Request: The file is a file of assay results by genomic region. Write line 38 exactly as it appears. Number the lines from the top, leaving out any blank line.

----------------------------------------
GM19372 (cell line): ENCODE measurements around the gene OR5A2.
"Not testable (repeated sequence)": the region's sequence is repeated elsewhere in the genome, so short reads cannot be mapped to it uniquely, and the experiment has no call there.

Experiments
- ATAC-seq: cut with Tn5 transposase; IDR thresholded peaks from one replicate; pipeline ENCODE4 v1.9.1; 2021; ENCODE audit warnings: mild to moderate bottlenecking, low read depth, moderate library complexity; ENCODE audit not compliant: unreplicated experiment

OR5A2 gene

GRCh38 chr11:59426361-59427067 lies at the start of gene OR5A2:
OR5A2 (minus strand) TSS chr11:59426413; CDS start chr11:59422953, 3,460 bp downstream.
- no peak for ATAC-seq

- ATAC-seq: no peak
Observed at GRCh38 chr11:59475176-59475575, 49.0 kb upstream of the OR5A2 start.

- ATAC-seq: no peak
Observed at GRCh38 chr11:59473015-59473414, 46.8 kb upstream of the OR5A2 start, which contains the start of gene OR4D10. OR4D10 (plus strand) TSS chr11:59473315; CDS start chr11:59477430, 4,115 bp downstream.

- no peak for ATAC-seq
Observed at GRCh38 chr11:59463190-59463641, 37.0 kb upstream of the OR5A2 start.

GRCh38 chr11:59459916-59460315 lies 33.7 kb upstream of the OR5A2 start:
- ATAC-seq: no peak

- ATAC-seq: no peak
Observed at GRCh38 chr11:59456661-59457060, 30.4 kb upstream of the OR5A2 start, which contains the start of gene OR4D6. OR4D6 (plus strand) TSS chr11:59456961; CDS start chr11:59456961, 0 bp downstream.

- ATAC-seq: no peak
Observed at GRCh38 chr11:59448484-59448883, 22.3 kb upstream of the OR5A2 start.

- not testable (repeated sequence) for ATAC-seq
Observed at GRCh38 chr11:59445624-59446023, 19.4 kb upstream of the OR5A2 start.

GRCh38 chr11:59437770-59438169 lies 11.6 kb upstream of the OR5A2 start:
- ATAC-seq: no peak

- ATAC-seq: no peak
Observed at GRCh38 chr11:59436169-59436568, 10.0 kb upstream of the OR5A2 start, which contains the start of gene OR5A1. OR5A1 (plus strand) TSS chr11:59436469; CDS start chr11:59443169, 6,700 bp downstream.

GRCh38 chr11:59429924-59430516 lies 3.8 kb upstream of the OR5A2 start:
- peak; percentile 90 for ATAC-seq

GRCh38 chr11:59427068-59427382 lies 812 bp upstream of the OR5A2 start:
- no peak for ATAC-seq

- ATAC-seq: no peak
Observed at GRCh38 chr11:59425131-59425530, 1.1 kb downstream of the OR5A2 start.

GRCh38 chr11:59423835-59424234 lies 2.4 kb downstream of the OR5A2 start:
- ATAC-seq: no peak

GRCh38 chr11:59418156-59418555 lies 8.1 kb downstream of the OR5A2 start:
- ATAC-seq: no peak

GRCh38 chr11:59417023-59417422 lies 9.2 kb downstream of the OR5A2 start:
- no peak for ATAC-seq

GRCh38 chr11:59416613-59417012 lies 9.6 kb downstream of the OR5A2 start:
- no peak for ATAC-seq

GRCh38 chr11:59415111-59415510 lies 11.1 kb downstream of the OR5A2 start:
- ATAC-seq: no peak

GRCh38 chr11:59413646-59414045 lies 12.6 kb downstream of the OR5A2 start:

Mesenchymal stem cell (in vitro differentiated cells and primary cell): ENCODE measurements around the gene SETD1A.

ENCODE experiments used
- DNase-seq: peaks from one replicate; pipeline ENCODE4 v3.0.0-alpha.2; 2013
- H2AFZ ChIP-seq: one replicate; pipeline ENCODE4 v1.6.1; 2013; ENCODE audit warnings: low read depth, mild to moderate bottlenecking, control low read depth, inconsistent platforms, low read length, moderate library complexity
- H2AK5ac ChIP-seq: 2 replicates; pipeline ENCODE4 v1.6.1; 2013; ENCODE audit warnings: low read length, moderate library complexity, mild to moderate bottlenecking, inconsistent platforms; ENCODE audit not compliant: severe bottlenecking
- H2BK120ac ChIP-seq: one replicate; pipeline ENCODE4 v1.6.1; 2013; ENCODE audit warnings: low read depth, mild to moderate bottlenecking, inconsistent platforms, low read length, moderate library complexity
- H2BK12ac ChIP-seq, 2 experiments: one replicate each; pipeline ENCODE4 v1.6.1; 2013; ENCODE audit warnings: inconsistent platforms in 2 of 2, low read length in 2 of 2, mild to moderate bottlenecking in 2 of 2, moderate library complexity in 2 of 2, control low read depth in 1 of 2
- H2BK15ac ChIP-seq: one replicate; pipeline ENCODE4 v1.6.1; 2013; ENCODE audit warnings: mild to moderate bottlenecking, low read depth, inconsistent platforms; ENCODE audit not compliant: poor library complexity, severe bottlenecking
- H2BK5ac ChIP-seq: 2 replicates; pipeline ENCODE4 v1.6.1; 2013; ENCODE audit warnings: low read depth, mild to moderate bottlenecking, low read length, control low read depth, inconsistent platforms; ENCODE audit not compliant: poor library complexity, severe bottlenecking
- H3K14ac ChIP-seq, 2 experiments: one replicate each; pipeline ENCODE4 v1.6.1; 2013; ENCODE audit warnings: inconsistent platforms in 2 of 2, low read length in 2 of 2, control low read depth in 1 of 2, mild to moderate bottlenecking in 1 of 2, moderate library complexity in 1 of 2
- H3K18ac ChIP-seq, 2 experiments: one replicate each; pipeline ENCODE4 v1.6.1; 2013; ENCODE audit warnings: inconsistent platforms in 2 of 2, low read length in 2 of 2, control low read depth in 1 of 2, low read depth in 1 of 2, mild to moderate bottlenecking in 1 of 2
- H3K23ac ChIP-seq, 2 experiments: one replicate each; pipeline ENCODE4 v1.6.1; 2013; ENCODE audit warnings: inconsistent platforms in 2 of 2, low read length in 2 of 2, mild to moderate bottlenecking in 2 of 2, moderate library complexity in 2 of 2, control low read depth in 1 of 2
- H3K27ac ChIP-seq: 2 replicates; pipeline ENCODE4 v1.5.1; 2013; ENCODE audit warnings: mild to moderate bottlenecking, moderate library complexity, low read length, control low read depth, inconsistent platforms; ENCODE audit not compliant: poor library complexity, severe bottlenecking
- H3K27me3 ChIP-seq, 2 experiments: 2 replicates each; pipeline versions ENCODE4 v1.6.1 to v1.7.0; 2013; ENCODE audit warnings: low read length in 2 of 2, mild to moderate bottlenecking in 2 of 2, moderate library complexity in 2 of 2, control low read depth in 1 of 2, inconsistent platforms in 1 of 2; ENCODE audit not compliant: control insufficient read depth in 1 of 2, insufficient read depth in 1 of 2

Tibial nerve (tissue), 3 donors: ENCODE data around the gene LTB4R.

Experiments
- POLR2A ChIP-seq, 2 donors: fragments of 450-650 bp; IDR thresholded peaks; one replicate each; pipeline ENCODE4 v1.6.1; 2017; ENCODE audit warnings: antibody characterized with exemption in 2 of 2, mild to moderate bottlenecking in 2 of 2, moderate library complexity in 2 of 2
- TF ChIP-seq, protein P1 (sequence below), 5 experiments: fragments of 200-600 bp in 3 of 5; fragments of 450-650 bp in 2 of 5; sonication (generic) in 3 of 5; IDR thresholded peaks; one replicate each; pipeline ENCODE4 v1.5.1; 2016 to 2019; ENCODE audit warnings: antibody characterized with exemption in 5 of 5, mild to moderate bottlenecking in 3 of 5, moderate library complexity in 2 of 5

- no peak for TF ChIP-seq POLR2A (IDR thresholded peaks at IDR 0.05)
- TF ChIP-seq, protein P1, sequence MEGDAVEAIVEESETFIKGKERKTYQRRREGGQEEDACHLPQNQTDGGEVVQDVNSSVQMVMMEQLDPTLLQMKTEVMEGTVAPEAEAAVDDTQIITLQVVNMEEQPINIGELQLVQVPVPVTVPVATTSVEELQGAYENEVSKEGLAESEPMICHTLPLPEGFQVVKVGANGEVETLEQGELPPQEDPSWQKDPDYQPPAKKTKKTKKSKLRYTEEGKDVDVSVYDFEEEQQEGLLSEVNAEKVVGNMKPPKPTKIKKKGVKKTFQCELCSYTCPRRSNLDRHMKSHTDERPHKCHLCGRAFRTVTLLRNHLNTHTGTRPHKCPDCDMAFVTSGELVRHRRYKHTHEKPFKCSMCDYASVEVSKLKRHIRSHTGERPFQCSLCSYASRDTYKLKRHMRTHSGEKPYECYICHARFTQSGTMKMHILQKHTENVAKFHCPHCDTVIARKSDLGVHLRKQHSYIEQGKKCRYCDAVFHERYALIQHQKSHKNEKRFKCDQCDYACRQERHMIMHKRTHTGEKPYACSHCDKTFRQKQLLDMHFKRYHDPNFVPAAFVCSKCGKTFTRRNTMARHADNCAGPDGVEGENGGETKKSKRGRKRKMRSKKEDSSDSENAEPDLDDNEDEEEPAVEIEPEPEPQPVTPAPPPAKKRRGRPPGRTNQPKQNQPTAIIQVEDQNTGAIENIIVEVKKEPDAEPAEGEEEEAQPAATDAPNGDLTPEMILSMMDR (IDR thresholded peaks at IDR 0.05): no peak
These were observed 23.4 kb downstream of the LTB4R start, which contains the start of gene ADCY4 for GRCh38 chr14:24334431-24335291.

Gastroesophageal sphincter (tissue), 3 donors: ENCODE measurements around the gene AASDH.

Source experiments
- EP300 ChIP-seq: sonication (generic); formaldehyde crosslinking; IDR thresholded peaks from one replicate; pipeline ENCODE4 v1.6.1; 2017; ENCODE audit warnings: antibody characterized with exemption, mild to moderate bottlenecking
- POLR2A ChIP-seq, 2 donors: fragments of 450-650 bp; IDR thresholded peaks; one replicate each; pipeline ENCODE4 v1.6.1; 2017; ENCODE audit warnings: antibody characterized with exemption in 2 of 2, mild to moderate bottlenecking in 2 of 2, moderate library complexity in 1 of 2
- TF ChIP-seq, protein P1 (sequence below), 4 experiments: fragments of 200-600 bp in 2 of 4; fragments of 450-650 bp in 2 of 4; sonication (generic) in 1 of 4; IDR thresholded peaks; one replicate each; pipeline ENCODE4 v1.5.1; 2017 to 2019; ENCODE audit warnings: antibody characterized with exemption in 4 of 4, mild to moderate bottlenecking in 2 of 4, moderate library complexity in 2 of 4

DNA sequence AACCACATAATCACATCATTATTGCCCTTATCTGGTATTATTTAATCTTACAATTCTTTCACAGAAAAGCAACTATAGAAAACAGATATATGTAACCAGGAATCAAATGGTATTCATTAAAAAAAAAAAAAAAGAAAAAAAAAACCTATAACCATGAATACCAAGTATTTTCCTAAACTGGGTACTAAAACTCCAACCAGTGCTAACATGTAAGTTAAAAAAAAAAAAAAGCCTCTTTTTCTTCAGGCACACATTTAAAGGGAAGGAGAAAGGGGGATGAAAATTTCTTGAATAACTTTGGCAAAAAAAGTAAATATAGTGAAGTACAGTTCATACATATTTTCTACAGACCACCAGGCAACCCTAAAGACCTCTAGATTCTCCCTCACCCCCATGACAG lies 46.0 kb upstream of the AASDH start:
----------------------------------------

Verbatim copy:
- no peak for ATAC-seq